An organisation’s most significant competitive advantage is its talent, and leaders must expect their HR function to make a strategic business contribution. The challenges presented to organisations this year have firmly positioned HR into the role of strategically defining how to meet business goals by effective management of its talent.
Most people are convinced of the importance of forming a business strategy to focus and drive the organisation to achieve its mission. However, a business strategy on its own is not enough; each function in the organisation must define departmental strategy in alignment with their business strategy.
In this approach, the direction and goals of the organisation are cascaded down to each employee, and everyone is clear as to how their actions are contributing to the overall success of the organisation.
The most significant risk to this cohesiveness of purpose is the tendency that exists for departments to focus on their area of responsibility and define strategies that are disconnected from each other and from that of the organisation. Siloed approaches lead to scenarios where department goals are met, but the organisation as a whole is unable to achieve business success.
When you accept the need for strategies to be aligned, it is also clear that the HR function has a tremendous responsibility in this regard as it is involved in and affects every other business function.
Here are the necessary steps you can take to ensure that your HR strategy is linked to your business strategy:
- Make sure that you fully understand the overall organisation strategy, goals and expectations. What are the key issues the organisation is facing? What is the focus for the coming year? Where are the priorities for investment and growth? What are the perceived risks?
- Identify what roles and skills will be needed to deliver on the strategy. Do you have the necessary mix of skills in the organisation? Is the structure set up in such a way that it can meet any new demands? Do you need to recruit or develop any new skill bases to meet core needs or take advantage of new opportunities? What roles need to change or be created? How will new roles and skills be compensated?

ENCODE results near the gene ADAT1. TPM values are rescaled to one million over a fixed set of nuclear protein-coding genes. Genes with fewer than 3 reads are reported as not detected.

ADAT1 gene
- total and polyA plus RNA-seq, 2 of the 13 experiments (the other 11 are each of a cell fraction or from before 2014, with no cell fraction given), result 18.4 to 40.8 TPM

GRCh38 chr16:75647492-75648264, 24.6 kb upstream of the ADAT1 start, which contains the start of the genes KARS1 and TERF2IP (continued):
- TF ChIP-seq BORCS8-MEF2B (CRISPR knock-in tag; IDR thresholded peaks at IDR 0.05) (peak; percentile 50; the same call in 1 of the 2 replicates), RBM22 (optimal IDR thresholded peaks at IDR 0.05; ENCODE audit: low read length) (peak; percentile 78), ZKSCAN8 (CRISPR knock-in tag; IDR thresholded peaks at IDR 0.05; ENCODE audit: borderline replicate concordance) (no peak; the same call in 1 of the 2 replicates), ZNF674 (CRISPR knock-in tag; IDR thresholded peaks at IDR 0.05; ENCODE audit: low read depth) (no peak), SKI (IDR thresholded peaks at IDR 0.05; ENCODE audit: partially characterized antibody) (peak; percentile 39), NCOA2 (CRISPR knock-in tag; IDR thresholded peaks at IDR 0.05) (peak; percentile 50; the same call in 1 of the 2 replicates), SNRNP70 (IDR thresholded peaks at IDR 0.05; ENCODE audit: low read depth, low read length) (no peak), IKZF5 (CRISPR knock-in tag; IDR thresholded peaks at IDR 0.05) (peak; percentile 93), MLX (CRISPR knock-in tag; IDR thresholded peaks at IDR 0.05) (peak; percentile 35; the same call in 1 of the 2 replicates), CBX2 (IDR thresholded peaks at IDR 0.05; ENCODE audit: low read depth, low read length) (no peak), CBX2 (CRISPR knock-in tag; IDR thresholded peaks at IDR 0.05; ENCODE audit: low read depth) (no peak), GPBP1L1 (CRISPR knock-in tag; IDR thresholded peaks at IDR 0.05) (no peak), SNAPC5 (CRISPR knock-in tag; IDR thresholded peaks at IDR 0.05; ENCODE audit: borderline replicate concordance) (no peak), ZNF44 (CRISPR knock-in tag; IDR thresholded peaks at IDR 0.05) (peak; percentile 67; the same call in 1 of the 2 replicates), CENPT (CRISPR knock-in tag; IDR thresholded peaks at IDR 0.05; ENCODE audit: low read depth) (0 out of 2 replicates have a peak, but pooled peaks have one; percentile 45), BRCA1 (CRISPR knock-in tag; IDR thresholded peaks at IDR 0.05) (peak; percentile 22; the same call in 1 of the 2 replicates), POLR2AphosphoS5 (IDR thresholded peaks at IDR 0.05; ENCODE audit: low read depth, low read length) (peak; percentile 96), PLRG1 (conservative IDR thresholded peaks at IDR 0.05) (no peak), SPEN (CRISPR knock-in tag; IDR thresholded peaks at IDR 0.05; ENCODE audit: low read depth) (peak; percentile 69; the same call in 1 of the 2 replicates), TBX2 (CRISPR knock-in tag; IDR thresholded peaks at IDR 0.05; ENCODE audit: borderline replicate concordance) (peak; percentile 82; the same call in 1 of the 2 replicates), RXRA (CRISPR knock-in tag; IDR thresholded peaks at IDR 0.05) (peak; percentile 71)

- Define the HR strategies through the employee lifecycle – attracting, training, developing, performance managing, retaining, and rewarding your talent. What new or amended policies or procedures do you need to create? Do any of your current approaches need to change to meet demand or expectations? Do you have the resources required to deliver? Is your team agile enough to adapt to any necessary changes? Do you need to outsource any areas that need specialised skills?
- Establish measurement criteria to determine whether you are successfully implementing the strategy or if it needs amending to achieve its objectives. What needs to be measured and when? How will you collect the necessary data? How will the measurements be presented to senior executives?
Taking the above steps to align your HR strategy properly with your business strategy will ensure that you are well on the way to being a valuable strategic partner in achieving organisational success.